It has been shown that not only do rats engage in altruistic behavior but that they prefer helping another opposed to helping self only [44] [57] . In the Hernandez-Lalla- ment et al. paradigm one rat (partner) was placed in a box. Another rat (actor) was given the choice of entering a box that would result in food for self-only or food for self and partner. When given this choice rats were more likely to enter the box that resulted in food for both self and other [44] . This behavior was absent in the presence of a toy rat indicating that the actor rat selected the “both reward” box to provide food for a conspecific opposed to some other stimulus such as novelty of the box. The actor rat received the same reward regardless of which box was chosen. Therefore, the most plausible motivation for choosing a reward for both was so that the partner could receive a reward. Further studies by this group show that this behavior is heavily dependent on activation and function of the basolateral amygdala. Following lesion of the basolateral amygdala rats were less likely to choose to reward both self and partner compared to sham operated rats [58] . Basolateral amygdala lesion did not show effects on reward preference, the rats still showed a preference for having access to a larger versus smaller reward; these data imply that proper basolateral amygdala function is paramount in the decision making process for mutual reward preferences.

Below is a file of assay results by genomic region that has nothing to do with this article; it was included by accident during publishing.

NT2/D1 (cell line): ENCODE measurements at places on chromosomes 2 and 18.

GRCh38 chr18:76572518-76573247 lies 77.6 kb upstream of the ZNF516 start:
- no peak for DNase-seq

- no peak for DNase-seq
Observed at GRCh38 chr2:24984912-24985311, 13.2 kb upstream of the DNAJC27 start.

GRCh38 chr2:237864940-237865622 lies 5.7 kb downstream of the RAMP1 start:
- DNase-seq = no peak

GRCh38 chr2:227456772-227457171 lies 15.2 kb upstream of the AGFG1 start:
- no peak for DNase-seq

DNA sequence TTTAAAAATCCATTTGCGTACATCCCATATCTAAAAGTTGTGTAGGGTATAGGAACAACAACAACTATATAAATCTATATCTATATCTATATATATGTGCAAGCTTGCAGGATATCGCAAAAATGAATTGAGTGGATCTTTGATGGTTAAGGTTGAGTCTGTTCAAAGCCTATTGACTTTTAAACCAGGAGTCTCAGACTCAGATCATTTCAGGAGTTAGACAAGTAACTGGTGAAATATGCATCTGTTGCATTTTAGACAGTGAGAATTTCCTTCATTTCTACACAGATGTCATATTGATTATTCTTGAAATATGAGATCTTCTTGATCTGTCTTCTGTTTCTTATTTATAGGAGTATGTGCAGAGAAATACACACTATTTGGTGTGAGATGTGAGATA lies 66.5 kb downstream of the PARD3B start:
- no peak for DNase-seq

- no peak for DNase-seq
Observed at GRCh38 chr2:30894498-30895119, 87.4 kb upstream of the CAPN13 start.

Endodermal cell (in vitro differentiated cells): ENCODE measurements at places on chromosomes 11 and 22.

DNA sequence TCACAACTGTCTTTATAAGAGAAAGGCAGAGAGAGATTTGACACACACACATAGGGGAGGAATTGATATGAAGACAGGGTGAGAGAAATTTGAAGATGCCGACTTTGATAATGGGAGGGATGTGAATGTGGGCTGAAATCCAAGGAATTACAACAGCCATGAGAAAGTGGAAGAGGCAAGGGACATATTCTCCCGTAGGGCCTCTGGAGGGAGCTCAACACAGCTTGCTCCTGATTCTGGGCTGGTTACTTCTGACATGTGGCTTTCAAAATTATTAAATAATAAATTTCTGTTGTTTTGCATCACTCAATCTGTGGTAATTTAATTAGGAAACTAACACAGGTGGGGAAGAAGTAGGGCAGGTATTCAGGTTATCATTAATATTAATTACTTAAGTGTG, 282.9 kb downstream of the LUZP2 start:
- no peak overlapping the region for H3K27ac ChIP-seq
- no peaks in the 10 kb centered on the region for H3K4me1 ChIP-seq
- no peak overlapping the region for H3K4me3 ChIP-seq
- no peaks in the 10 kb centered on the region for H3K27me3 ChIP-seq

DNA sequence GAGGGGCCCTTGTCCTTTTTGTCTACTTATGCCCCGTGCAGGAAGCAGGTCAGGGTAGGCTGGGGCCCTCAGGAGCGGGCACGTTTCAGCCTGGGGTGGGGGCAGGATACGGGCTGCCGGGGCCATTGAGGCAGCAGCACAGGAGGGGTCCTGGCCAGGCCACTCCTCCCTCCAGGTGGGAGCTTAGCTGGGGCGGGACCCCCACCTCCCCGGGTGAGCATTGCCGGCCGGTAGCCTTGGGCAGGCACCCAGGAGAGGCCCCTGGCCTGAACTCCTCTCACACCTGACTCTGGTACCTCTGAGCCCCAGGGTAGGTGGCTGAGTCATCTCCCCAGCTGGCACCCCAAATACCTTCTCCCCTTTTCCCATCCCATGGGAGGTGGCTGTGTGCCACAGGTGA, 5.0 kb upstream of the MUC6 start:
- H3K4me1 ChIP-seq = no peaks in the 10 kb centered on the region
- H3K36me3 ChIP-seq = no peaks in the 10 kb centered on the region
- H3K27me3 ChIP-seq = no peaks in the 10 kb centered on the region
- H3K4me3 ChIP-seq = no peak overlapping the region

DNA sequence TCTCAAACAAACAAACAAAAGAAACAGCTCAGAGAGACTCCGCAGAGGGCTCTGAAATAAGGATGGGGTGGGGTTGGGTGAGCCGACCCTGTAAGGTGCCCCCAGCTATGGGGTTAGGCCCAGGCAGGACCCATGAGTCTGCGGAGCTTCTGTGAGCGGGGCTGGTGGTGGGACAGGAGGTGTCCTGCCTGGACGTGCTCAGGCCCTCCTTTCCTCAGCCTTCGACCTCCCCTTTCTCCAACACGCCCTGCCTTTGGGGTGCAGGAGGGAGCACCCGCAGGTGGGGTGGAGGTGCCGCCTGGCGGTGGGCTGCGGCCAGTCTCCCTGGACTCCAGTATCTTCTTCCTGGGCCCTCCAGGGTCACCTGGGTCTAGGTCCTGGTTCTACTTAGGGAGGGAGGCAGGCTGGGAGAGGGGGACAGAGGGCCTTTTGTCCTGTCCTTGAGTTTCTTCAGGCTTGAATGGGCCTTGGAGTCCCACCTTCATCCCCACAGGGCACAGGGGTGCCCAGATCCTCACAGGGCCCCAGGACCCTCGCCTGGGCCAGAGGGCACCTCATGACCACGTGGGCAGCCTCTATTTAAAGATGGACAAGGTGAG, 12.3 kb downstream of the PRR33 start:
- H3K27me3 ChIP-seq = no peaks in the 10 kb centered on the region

3. Conclusion

Overall, multiple studies have provided evidence that rats engage in behaviors that in primate studies would be considered altruism. Altruistic behavior in rats seems to occur despite evidence of a tangible reward. Furthermore, these behaviors are seen in reciprocate conditions, which requires a higher level of cognitive analysis than was previously thought to be capable by rats. Many questions still remain in this field such as additional neural pathways and hormonal mechanisms underlying these behaviors, how these behaviors are affected by age, the role of genetic background in rat altruism, the effect of environmental factors on altruism and much more. However, the information that has been gained thus far provides a foundation for acquiring a better understanding to altruism, and supporting the use of rats to study aspects of altruism that are hard to study in primates.

Cite this paper

Wrighten, S.A. and Hall, C.R. (2016) Support for Altruistic Behavior in Rats. Open Journal of Social Sciences, 4, 93-102.